The abovedescribed processes are designed to be carried out either by feeding separate sheets to the device or by feeding a web or 'webs :of paper or other material, it being necessary, however, when the printing from a single design-surface onto opposite sides of the material is carried out to provide means for shifting the web bodily sidewise during each alternate rotation of the cylinders tand t 9, so that the under surface 10 may receive its transfer.
Having thus described my invention, what I claim as new, and desire to secure by Letters relief-surfaces onto two separate planographic surfaces, and from them transferring the ink designs simultaneously to opposite sides of the sheet or sheets to be printed.
3. The art of printing from a single designsurface upon opposite sides of a sheet or sheets, which consists in first inking said design-surface,then transferring said ink design onto a planographic surface, then transferring said ink design from said planographic surface onto a second planographic surface, again inking said design-surface, again transferring said ink design onto the first planographic surface, and finally'printing simultaneously from both said planographic surfaces onto "the sheet or sheets to be printed.
4:. The art of printing from a single reliefsurface upon opposite sides of a sheet or sheets, which consists in first inking said relief-surface, then transferring said ink design onto a planographic surface, then transferring said ink design from said planographic surface onto a second planographic surface,again inking said relief-surface,again transferring said ink design onto the first planographic surface, and finally printing simultaneously from bothsa-id planographic surfaces onto the sheet or sheets to be printed.
5. The art of printing from a single designsurface upon opposite sides of a sheet and in accurate register, which consists in first inking said design-surface,then transferring said ink design onto a planographic surface, then transferring said ink design from said planographic surface onto a second planographic surface in accurate register therewith, again inking'said design-surface,again transferring said ink design onto the first planographic surface, and finally printing simultaneously from both said planographic surfaces .onto both sides of the sheet to be printed.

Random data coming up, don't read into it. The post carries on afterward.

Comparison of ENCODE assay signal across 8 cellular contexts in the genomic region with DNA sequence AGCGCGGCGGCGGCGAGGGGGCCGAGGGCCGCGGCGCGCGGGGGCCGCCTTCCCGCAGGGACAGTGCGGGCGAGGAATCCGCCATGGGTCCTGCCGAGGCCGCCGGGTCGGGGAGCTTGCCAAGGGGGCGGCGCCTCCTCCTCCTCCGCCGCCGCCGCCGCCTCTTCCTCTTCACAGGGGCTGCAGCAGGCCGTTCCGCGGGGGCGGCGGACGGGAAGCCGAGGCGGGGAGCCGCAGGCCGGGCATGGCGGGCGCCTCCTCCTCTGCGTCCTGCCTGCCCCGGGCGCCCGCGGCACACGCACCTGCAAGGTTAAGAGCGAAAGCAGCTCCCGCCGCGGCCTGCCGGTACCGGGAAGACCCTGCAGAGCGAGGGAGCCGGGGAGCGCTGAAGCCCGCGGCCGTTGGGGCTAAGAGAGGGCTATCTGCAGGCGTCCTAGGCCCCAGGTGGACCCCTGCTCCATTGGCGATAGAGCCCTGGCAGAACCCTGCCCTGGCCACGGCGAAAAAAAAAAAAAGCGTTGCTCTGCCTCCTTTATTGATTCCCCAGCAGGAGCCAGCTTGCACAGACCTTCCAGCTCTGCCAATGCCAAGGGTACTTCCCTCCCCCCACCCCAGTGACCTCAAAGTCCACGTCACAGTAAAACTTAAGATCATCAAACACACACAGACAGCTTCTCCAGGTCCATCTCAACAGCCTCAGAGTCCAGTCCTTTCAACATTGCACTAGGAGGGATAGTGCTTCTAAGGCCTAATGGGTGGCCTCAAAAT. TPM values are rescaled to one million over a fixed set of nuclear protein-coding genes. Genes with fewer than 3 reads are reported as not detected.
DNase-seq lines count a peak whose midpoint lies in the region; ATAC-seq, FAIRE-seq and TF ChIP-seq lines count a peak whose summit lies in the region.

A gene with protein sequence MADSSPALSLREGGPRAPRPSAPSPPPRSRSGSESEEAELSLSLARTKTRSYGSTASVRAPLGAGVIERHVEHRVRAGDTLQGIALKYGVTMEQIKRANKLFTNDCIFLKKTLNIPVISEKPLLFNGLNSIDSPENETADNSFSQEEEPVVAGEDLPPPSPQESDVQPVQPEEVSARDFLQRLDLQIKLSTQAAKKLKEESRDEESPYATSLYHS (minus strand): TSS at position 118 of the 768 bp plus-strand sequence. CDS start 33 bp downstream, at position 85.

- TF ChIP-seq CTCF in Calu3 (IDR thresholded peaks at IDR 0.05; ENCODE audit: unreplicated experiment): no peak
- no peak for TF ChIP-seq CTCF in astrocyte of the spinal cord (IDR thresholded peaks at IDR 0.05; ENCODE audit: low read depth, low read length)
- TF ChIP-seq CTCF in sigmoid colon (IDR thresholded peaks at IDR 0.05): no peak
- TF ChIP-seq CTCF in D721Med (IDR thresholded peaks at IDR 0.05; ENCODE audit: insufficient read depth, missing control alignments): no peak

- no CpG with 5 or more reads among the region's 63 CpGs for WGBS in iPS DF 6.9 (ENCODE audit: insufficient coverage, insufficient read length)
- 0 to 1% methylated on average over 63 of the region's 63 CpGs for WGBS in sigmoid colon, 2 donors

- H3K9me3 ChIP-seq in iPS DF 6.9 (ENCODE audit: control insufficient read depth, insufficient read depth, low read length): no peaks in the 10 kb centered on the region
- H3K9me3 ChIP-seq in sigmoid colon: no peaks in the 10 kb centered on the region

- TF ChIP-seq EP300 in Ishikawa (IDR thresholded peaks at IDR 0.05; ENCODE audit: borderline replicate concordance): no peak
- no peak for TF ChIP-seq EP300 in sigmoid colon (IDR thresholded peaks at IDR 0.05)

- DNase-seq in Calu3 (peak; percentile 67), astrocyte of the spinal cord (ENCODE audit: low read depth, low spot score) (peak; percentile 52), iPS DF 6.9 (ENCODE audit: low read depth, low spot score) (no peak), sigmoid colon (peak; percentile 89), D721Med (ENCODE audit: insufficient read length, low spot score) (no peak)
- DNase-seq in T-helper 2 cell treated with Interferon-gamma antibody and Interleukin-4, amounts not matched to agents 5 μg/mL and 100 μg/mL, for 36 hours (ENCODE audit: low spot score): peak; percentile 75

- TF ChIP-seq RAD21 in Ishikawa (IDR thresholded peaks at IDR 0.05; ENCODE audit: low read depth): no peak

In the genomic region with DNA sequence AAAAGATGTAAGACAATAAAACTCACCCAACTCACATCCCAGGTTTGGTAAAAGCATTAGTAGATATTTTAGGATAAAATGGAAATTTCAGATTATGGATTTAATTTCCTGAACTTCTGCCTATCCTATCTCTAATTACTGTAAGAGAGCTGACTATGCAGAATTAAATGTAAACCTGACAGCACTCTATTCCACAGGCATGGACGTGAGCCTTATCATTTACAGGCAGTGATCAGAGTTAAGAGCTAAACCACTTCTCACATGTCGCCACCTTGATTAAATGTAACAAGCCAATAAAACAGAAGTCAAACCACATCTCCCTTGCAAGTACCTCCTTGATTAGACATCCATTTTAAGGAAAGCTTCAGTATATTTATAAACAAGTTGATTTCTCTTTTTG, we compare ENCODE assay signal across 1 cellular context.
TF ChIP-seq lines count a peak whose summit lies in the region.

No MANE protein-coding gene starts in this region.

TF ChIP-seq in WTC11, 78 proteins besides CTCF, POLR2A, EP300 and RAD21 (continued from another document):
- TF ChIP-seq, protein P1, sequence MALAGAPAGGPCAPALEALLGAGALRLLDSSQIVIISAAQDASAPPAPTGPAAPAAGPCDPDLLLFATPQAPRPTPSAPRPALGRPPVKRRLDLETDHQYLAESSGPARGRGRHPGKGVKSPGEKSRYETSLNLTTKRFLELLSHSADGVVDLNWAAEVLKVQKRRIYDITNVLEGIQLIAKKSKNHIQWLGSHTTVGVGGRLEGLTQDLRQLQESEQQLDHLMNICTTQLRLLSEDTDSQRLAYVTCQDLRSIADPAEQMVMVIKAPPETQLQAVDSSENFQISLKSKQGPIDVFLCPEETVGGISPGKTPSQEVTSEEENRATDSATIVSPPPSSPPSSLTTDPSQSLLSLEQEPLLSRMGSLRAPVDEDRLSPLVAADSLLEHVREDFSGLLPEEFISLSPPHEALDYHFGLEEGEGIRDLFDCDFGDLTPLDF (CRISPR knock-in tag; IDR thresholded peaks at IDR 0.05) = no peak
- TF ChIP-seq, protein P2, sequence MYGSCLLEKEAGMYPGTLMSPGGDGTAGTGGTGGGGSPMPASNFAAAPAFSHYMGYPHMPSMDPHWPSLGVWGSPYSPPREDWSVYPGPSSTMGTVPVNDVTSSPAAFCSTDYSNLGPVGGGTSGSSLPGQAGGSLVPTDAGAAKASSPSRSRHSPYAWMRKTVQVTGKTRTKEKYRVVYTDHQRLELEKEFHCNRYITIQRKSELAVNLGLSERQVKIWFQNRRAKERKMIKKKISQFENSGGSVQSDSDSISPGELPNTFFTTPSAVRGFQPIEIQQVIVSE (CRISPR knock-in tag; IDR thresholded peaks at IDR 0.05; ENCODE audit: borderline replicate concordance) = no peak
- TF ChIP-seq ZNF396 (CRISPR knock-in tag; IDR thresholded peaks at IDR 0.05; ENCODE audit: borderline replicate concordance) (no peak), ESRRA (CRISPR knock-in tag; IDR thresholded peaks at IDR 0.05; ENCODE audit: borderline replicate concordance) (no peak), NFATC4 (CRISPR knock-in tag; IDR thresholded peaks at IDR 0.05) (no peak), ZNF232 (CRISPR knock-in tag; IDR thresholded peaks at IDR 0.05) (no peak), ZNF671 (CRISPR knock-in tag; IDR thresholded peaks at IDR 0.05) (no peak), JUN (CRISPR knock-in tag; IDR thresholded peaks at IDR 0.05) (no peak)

6. In a printing-press, two yielding planographic surfaces adapted to cont-act with each other, in combination with means for imparting to said surfaces ink designs,whereby a sheet or sheets to be printed will receive an impression .or impressions when passed between said yielding surfaces, each of said surfaces acting as a printing-surface and as an impression-surface.
'7. In aprinting-press, two rotary cylinders, a yielding planographic surface carried by each of said cylinders and adapted to .contact with each other during the rotation of said cylinders, in combination with means for impartinglto said surfaces ink designs,whereby a sheet or sheets to be printed will receive an impression or impressions when passed between said yielding surfaces, each .of said surfaces acting as a printing-surface and as an impression-surface.
8 In a printing-press, two yielding planographic surfaces adapted tocontact with each other, and a single design-surface adapted to impart ink designs to both of said planographic surfaces, whereby said surfaces may be printed from simultaneously.
9. In a printing-press, two yielding planographic surfaces-adapted to contact with each other, a single design-surface adapted to contact with one of-said planographic surfaces,
and means for transferring ink designs from said design-surface to both .of said planographic surfaces, whereby said surfaces may be printed from simultaneously.
10. In a rotary printing-press, two rotary cylinders, a yielding planographic surface carried by each of said cylinders and adapted to contact with each other during the rotation of said cylinders, in combination with a single plate-cylinder carrying a design-surface, and means for transferring ink designs from said design-surface to both of said planoby the ink designs from said design-surfaces will be transferred to said yielding surfaces and in turn imparted to a sheet or sheets passed between said rotary cylinders.
In testimony whereof I have hereunto set my hand in the presence of tWo subscribing Witnesses. v
JOHNSON ROSS OORBIN. l/Vitnesses:
HUGH M. STERLING, PERCY B. HILLS.
|Citing Patent||Filing date||Publication date||Applicant||Title|
|US2819670 *||Nov 4, 1953||Jan 14, 1958||John Waldron Corp||Barrel printing apparatus|
|US2893320 *||Mar 29, 1956||Jul 7, 1959||Fort Wayne Corrugated Paper Co||Printing of corrugated board|
|US3025792 *||May 18, 1961||Mar 20, 1962||Abiuso Leonard F||Method for avoiding paper stretching in offset printing|
|US3154305 *||Aug 16, 1962||Oct 27, 1964||Pollard Edward C||Method for manufacturing business forms|
|US3196788 *||Mar 19, 1962||Jul 27, 1965||Michle Goss Dexter Inc||Bearer ring desing for four cooperating cylinders|
|US3869985 *||Dec 18, 1973||Mar 11, 1975||Rotographic Machinery Co||Clamping and tensioning a sheet on a cylinder|
|US8141489 *||Jun 23, 2008||Mar 27, 2012||Goss International Americas, Inc.||Variable cutoff printing unit and method of printing|
|US20090064881 *||Jun 23, 2008||Mar 12, 2009||Goss International Americas, Inc.||Variable cutoff printing unit and method of printing|